Assassin Picture of the Week

2014 October 8

Bright Supernova Discoveries Statistics

We have not updated this page for a while now, being very busy discovering many bright supernovae and many other transients, including almost 200 new CVs since April 2013. But it is good to take a break now and then and to check how one is doing.

One of the major scientific goals on ASAS-SN is to produce as complete as possible census of bright, nearby supernovae, and to study these supernoave and their host galaxies in detail. Since May 1st, 2014, using four telescopes in Hawaii and two telescopes in Chile, we have been finding 8-10 bright (V<17) supernovae per month. That does not seem like much, compared to more than 1000 SNe found on the sky every year, but it turns out that in the last few months ASAS-SN continued to discover about half of all the bright SNe on the sky.

This is illustrated in the plot above, which is using data from the Bright Supernova, a most useful website run by David Bishop. We select all the supernovae that peaked at 17.0 mag or above. Then we plot how many supernovae were discovered by different groups. There were exactly 100 such SNe between May 1st, 2014 ("Cassius" in Chile becoming operational) and Oct. 4th, 2014, when we compiled the stats. Of that 100 SNe total, ASAS-SN discovered 45, amateur astronomers discovered 29, and all the other professional searches combined discovered 26. Obviously such split would not hold were we to look at fainter supernovae, where PS1 alone has reported 400 SN candidates in 2014. But bright and nearby SNe are especially valuable, as they and their host galaxies are easy to study uing modest size, 1 to 4-m diameter telescopes.

One thing that needs to be stressed is a continued, great contribution of amateur astronomers to nearby supernova searches. Looking at the five brightest SNe in that time period, four (SN 2014bv, SN 2014dg, SN 2014df and SN 2014cx) were discovered by amateur astronomers and one (ASASSN-14az) by ASAS-SN. Similarly, the brightest supernova of 2014, SN 2014J in M82, was not discovered by the professional searches. In case of ASAS-SN, a very important part of our project is the follow-up effort with bigger telescopes to get confirmation imaging (our images have 7.5" pixels). We are fortunate to have a number of "professional amateur astronomers" working with us on ASAS-SN SN confirmation effort: J. Brimacombe (Coral Towers Observatory), E. Conseil (Association Francaise des Observateurs d'Etoiles Variables), I. Cruz (Cruz Observatory, Ohio), J. Hissong (Columbus Astronomical Society, Ohio), S. Kiyota (Variable Star Observers League in Japan), L. A. G. Monard (Klein Karoo Observatory, Western Cape, South Africa), B. Nicholls (Mt. Vernon Obs., New Zealand), J. Nicolas (Groupe SNAUDE, France) and W. Wiethoff (University of Minnesota, Duluth) (professional astronomers are working with us as well). They have already played crucial role in many ASAS-SN SN discoveries, as you can see from these Telegrams, and we are hoping for their continued collaboration for years to come.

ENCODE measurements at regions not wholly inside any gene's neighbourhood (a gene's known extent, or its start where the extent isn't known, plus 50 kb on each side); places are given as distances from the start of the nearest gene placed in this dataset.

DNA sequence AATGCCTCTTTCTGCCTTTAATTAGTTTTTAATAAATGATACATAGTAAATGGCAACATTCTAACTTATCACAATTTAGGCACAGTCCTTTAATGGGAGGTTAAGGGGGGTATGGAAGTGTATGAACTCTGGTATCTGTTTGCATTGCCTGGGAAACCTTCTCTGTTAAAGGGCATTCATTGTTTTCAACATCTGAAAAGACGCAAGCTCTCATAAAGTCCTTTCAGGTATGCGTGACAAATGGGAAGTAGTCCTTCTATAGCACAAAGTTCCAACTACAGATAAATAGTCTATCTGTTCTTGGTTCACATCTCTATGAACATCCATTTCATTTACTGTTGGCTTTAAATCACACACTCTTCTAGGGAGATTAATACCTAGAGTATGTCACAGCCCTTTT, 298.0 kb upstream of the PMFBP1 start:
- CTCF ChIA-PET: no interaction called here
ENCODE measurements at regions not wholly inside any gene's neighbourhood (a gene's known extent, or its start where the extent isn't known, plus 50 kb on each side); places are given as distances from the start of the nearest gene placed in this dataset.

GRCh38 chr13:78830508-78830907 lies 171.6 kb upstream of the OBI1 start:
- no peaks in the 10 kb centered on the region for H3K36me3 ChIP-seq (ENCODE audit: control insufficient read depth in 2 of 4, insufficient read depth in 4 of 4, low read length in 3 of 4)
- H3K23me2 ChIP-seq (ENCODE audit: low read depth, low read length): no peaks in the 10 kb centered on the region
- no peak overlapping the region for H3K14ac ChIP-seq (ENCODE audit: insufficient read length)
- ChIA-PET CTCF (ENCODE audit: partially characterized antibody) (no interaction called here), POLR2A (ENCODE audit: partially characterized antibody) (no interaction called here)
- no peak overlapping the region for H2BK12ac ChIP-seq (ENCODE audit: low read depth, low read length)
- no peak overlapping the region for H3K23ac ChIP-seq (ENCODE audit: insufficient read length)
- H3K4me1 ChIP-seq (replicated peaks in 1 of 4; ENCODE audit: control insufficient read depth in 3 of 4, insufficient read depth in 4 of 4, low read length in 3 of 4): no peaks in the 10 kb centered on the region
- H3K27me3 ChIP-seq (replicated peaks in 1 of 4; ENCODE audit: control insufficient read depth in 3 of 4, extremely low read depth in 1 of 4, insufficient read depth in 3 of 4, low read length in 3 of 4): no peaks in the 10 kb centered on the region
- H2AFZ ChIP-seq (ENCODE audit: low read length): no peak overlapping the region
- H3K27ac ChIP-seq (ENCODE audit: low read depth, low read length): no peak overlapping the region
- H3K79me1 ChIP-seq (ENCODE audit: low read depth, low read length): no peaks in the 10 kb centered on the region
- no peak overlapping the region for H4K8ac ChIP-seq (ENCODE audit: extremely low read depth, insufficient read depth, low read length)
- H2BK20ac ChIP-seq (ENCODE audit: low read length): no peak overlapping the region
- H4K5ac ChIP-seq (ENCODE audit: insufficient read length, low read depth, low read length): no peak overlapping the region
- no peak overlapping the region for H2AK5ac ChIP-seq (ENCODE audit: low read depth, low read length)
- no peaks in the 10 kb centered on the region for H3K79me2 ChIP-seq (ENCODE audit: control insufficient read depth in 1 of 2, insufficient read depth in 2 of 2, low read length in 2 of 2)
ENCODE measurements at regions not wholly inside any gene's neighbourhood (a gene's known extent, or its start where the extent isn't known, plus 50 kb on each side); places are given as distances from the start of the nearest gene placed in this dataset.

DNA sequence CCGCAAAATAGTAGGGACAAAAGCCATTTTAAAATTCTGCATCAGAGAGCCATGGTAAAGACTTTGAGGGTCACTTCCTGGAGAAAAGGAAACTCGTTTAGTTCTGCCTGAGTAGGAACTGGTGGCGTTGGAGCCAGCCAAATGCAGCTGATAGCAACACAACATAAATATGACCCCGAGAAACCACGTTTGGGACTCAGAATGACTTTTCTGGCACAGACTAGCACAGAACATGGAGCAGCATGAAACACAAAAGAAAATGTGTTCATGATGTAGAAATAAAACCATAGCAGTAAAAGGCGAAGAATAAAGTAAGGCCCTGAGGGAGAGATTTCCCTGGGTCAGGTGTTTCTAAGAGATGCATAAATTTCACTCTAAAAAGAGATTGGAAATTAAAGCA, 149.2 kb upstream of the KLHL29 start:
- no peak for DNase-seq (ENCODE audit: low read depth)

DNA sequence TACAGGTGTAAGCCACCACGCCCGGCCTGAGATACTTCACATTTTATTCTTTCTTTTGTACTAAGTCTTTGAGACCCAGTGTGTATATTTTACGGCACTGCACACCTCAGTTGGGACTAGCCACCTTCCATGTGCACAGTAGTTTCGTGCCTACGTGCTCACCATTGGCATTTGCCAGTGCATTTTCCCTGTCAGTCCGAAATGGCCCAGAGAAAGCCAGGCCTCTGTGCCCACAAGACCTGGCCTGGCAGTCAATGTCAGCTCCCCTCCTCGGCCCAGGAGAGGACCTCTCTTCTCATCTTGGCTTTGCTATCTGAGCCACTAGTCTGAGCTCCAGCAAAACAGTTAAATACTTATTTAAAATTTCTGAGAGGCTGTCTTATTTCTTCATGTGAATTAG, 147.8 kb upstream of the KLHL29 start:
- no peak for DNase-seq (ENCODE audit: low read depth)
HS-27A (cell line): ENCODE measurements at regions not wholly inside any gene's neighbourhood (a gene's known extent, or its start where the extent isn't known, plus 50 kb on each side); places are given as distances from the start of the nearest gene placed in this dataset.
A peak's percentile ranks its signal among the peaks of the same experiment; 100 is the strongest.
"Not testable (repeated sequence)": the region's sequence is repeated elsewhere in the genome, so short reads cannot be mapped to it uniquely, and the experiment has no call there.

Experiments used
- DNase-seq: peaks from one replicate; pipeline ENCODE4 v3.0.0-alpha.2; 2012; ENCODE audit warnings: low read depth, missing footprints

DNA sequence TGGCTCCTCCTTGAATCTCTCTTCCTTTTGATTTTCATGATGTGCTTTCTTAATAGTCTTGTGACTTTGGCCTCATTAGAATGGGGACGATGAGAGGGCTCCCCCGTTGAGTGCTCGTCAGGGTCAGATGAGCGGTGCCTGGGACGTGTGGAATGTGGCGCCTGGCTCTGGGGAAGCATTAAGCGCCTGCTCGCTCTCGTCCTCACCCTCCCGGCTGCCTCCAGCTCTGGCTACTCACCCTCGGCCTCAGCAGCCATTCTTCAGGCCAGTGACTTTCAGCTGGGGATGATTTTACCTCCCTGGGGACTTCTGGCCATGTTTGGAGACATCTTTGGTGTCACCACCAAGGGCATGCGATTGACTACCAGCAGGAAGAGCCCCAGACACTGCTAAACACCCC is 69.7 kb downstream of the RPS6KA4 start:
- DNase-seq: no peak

Back to ASAS-SN page.

See previous APOWs:

Bright Supernovae: ASAS-SN Contribution

Our Big Boom: ASASSN-14cl

First Light on the Small Magellanic Cloud from Chile

Congratulations to Tom and Jacob!

ASASSN-13dn: Spectra from a New Instrument

ASASSN-14ae, A Very Luminous Transient

Our Latest Paper, in Video Form

Host Galaxies of ASAS-SN Supernovae

Back in Real-Time Discovery Business!

We Have a Logo!

Active (Some Less, Some More) Galactic Nuclei with ASAS-SN

Brutus is EXPANDING!

Swift Ultraviolet and Optical Follow-Up of ASASSN-13dl, Our Latest Supernova

Dramatic AGN Outburst in NGC 2617

M81 and Friends

Two ASAS-SN Views of Orion Nebula

AAVSO Observations of Cataclysmic Variable ASASSN-13ck

Two ASAS-SN Supernovae in One Day!

It is Good to be Lucky!

Extreme M-dwarf Flare Observed by ASAS-SN;

Neptune Discovered!

Multiband photometric follow-up of ASASSN-13aw (SN 2013dr);

"Assassin" Unit 1: Brutus;

How ASAS-SN Discovers Supernovae: Case of Supernova ASASSN-13bb;

NGC 2617: Dramatic Seyfert Type Change;

ASASSN-13/SN 2013da: Our First Supernova Three Weeks Later;

M31 and Companions;

This homepage is maintained by Tom Holoien, Ben Shappee and Kris Stanek. Updated Wed Oct 8 15:41:16 EDT 201

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